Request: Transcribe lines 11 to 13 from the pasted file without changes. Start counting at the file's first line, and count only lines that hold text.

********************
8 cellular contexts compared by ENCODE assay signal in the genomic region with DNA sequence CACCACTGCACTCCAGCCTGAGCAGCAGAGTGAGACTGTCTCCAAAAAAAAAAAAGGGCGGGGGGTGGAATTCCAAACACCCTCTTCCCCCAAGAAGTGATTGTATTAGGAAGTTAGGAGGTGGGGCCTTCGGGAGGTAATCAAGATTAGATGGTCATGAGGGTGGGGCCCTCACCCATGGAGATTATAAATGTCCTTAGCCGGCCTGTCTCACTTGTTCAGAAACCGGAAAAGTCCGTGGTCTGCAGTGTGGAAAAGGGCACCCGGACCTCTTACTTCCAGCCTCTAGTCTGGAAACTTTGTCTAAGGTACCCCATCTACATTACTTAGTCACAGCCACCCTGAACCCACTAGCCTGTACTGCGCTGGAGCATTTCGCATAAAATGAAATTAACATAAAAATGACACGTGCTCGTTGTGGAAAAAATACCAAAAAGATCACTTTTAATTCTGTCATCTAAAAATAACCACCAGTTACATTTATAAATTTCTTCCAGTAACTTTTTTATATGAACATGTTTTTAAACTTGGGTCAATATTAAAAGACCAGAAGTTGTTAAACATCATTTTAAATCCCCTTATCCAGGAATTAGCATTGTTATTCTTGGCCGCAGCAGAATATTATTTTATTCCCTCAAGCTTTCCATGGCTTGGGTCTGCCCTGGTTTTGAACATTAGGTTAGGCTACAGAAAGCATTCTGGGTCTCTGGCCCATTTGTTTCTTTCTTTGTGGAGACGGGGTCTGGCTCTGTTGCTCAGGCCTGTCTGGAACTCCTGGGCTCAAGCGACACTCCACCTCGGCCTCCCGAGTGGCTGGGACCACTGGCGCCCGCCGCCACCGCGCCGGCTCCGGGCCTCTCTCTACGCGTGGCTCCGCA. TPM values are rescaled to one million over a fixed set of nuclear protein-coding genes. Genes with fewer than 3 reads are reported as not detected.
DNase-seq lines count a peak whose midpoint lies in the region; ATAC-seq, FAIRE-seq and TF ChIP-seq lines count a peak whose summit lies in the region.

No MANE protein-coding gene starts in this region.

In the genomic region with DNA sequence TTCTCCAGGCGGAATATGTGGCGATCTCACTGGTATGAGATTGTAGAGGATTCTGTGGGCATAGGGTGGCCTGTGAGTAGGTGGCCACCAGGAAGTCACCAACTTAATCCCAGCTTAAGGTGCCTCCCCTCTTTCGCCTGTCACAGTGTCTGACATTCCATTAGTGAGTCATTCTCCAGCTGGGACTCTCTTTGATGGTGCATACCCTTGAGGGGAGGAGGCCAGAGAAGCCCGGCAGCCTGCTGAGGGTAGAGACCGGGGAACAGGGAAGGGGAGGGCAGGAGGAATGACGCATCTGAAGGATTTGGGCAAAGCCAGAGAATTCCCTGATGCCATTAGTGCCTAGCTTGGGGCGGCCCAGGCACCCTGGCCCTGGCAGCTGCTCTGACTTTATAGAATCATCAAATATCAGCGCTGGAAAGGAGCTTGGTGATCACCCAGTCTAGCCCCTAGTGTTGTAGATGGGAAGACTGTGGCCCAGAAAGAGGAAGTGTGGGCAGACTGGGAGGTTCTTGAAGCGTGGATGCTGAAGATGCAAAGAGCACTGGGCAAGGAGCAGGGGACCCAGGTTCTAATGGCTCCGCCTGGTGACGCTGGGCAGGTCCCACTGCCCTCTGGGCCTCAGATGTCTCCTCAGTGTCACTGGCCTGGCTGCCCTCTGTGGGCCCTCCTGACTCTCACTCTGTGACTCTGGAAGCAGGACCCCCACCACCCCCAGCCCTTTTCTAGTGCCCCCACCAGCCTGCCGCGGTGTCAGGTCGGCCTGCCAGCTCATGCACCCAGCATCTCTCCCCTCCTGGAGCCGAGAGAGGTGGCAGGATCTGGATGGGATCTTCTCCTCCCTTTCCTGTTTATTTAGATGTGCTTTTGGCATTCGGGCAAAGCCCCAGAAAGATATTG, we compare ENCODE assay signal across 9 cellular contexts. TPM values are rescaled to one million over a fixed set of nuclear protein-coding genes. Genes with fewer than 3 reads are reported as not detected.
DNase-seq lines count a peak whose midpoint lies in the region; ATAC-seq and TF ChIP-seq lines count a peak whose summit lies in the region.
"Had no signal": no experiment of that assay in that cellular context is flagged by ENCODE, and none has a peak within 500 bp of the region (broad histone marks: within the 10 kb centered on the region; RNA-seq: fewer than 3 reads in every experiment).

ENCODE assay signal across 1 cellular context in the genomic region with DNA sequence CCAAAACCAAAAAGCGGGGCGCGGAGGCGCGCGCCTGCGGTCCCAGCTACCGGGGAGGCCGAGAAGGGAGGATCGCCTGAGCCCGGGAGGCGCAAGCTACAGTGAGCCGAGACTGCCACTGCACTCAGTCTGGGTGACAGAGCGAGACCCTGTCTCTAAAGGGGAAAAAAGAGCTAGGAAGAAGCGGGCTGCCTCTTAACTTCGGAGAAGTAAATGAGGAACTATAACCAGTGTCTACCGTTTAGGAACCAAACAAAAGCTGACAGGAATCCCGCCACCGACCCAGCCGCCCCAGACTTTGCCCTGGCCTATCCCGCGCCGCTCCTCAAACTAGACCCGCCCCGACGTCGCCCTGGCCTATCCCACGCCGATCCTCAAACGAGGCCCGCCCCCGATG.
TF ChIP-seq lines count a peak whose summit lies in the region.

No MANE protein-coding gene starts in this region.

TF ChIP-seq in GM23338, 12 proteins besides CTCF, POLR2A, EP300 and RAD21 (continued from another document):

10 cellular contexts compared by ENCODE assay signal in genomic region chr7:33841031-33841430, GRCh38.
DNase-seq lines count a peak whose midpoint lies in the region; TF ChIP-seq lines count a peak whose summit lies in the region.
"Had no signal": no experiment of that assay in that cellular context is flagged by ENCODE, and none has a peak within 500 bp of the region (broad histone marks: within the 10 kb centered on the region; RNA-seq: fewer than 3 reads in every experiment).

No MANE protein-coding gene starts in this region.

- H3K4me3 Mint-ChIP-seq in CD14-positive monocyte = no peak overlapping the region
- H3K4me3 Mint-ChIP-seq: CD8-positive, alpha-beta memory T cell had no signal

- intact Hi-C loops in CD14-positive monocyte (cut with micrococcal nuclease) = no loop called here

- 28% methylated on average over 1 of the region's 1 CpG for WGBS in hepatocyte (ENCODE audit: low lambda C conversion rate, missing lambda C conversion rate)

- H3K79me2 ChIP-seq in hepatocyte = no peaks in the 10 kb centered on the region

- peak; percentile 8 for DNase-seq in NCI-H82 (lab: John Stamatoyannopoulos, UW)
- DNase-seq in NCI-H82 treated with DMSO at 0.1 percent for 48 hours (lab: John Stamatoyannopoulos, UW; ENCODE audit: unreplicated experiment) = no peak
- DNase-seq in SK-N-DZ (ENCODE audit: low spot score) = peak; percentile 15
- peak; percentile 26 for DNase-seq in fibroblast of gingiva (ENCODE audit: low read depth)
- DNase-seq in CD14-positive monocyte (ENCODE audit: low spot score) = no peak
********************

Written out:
10 cellular contexts compared by ENCODE assay signal in genomic region chr7:33841031-33841430, GRCh38.
DNase-seq lines count a peak whose midpoint lies in the region; TF ChIP-seq lines count a peak whose summit lies in the region.
"Had no signal": no experiment of that assay in that cellular context is flagged by ENCODE, and none has a peak within 500 bp of the region (broad histone marks: within the 10 kb centered on the region; RNA-seq: fewer than 3 reads in every experiment).